- On Friday, July 12, Canada’s Department of Finance released a package of draft legislative proposals that, according to a Finance release, would “improve the fairness and certainty of the tax system.”
- In late June 2013, Australia enacted legislation that requires the tax authorities to disclose certain information from the tax return for companies with a “reported total income” of greater than AUS $100 million (and those with a petroleum resource rent tax (PRRT) or mineral resource rent tax (MRRT) liability). The taxpayer information will be posted online and will be based on the information disclosed in the tax return—including the entity’s name and identifying tax number, and the amounts of reported total income, taxable income, and tax payable.
Both actions come just prior to an OECD presentation (scheduled for this week) of an action plan to assist governments in addressing concerns arising from tax base erosion and profit shifting. The OECD’s action plan is scheduled to be presented before the G20 Finance Ministers, at their meeting in Moscow.
Canada’s legislative proposals would affect the taxation of Canadian corporations with foreign affiliates, including:
- Changes for various rules to be applied appropriately to structures that include partnerships
- Changes to certain base-erosion rules
- New rules to provide for an appropriate income inclusion with respect to “stub-year foreign accrual property income” on dispositions of foreign affiliate shares
- Measures to apply the “exempt surplus” rules to certain trusts resident in Australia in which a controlled foreign affiliate of a Canadian corporation has a beneficial interest
- Provisions clarifying the circumstances under which government officials could alert law enforcement organizations of evidence of the commission of a serious crime based on taxpayer information (such as money laundering or terrorism financing)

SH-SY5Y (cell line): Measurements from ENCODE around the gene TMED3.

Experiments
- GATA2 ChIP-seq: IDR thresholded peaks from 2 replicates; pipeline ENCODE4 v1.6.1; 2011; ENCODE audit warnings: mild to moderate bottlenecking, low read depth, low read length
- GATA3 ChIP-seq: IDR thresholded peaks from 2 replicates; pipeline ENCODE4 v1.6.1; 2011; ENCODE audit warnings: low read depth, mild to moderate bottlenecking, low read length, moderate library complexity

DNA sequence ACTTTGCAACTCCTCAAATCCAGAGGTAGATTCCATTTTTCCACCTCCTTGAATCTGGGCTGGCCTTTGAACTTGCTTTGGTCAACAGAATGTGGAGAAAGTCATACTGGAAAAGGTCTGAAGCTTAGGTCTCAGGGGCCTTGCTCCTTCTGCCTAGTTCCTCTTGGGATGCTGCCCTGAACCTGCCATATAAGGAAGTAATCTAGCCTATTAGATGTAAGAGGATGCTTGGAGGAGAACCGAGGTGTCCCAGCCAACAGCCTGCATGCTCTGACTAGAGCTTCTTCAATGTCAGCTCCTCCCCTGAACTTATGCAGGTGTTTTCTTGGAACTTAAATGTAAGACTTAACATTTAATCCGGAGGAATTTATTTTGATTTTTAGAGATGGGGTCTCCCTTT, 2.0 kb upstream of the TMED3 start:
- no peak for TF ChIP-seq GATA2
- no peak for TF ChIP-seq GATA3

- Rules for determining the residence of international shipping corporations
Comments on the draft legislation are due by Friday September 13, 2013.
Legislation enacted in Australia—Tax Laws Amendment (2013 Measures No. 2) Bill 2013—was passed by Parliament in June 2013, and received Royal Assent.
The legislation requires public disclosure of certain companies’ tax payment information. The new law has not made the headlines quite so much as the initial proposal—but companies around the world have been watching developments closely as the global debate on tax morality and the transparency of taxpayers continues to gather pace, including whether to specifically legislate for increased tax transparency, potentially on a country-by-country basis.
The emerging global tax environment demands an understanding of the tax reputational and perception risks associated with the presence or absence of tax disclosures—in particular with new aggregate information to be published separately by the Australian tax authorities. This new data is likely to become a first “port of call” for the media, pressure groups and the public alike—all keen to make determinations as to whether companies and the brands attached to them are paying their “fair share.”
With the Australian legislation, it is open to question whether the common divergence between reporting of economic outcomes for book and tax, and the appropriateness of that, will be lost on users of this new lens through which to view companies’ tax payments.
Companies subject to the new disclosure rules need to understand the effect of the public posting of their tax information, and consider how a user of this information could interpret the relationship between gross income and tax payments and how to be prepared and, if appropriate, to publish additional data to proactively fill that information gap with the facts if others come to a different conclusion. This is already occurring on a voluntary basis in the extractive industries globally, thus begging the question whether companies will want to move forward now to address potential misinterpretation and/or misuse of the information to be published by the tax authorities—whether such reporting is required or not.
Read a July 2013 report prepared by the KPMG member firm in Australia: Why isn't your income taxable?